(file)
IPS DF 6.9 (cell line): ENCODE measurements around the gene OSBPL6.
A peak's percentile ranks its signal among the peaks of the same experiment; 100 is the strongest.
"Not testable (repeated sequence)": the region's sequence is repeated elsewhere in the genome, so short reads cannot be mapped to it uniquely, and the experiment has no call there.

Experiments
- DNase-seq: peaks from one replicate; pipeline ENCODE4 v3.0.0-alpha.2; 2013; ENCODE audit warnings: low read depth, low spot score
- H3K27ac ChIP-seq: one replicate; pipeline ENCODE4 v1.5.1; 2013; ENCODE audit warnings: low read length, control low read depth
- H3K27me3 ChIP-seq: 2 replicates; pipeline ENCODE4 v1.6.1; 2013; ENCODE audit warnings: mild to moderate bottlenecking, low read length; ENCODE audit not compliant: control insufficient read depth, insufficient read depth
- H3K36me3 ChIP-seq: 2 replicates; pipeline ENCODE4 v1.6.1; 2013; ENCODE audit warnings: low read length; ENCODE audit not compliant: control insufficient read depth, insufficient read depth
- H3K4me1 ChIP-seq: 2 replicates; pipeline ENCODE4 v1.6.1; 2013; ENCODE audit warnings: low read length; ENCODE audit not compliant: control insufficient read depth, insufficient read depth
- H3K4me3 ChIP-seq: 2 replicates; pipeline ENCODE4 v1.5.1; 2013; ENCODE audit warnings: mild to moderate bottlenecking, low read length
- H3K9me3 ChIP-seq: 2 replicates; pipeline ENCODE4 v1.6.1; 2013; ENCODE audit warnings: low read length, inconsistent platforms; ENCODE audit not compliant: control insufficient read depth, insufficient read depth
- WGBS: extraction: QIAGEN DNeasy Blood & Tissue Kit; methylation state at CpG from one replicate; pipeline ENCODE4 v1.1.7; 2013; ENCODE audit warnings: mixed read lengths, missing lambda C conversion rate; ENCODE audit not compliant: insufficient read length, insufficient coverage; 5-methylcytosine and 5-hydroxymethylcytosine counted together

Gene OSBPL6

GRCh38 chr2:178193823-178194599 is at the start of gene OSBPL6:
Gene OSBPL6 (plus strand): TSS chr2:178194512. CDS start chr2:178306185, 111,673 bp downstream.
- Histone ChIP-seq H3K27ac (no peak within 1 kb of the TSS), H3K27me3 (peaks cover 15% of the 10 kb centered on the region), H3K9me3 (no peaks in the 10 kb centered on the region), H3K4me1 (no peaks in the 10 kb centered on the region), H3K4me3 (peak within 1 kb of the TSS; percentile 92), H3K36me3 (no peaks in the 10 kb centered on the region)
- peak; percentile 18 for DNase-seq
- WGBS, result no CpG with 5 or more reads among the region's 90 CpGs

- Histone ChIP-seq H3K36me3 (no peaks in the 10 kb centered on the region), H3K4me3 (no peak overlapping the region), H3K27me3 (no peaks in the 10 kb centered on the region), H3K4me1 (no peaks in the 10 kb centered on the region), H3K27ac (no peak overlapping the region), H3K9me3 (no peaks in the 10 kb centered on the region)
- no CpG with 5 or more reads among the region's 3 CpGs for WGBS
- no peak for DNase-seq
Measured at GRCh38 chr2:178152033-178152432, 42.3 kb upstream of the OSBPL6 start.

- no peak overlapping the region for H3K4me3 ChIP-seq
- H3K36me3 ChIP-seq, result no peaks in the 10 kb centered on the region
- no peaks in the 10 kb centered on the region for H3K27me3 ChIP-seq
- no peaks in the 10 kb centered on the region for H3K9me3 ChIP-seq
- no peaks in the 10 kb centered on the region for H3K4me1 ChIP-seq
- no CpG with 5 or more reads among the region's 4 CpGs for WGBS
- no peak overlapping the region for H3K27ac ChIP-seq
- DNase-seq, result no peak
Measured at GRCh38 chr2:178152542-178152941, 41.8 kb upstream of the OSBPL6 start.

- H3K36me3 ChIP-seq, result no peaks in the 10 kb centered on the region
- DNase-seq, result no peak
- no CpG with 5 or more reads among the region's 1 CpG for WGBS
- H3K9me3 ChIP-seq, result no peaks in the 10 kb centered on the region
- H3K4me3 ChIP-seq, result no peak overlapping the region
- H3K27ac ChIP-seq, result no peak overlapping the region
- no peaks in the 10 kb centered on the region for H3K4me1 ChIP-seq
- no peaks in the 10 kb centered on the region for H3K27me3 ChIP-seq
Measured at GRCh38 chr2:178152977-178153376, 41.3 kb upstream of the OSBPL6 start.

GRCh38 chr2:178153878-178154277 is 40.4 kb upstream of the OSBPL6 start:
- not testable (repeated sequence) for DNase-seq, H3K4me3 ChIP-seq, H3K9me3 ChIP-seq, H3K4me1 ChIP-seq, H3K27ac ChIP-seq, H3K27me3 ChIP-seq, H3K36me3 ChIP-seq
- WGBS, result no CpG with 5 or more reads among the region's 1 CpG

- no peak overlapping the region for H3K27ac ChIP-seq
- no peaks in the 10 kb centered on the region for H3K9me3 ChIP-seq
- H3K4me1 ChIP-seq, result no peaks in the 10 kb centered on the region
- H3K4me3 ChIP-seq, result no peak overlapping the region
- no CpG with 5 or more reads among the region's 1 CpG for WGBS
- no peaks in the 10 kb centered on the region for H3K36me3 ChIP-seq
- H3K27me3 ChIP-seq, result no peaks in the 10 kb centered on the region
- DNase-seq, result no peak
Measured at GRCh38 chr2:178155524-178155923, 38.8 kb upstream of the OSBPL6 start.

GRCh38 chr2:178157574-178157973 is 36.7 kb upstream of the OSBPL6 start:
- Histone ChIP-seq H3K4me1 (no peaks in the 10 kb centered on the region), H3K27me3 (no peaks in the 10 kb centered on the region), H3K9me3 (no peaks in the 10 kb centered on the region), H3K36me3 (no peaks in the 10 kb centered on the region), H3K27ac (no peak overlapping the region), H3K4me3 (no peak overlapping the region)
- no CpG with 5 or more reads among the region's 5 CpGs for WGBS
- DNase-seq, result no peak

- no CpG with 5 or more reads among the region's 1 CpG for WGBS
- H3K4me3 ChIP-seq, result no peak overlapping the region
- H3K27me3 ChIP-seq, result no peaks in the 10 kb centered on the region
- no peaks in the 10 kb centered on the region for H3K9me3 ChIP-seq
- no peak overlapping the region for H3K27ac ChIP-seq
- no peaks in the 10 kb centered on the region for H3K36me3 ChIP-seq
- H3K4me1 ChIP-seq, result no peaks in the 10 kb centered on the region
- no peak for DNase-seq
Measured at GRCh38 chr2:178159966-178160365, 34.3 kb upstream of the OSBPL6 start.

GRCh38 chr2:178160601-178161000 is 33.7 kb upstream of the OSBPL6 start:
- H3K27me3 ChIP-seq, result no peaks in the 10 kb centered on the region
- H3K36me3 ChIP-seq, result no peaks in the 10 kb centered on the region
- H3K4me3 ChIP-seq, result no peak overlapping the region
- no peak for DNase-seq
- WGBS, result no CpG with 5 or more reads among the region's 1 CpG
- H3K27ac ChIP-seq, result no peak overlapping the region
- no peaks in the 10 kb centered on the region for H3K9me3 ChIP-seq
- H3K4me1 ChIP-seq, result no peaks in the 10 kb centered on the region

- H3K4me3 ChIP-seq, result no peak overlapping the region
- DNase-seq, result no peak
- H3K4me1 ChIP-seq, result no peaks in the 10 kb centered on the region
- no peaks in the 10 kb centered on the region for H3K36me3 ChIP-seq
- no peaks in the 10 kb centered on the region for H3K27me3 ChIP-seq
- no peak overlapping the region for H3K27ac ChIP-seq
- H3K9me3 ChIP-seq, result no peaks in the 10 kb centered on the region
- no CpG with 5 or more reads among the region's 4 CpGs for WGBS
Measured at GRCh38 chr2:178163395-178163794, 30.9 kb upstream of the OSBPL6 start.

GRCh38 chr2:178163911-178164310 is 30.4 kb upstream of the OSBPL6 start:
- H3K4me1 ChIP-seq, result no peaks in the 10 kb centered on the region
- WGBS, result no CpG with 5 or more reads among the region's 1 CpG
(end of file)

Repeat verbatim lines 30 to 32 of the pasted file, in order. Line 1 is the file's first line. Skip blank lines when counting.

- DNase-seq, result no peak
Measured at GRCh38 chr2:178152542-178152941, 41.8 kb upstream of the OSBPL6 start.

- H3K36me3 ChIP-seq, result no peaks in the 10 kb centered on the region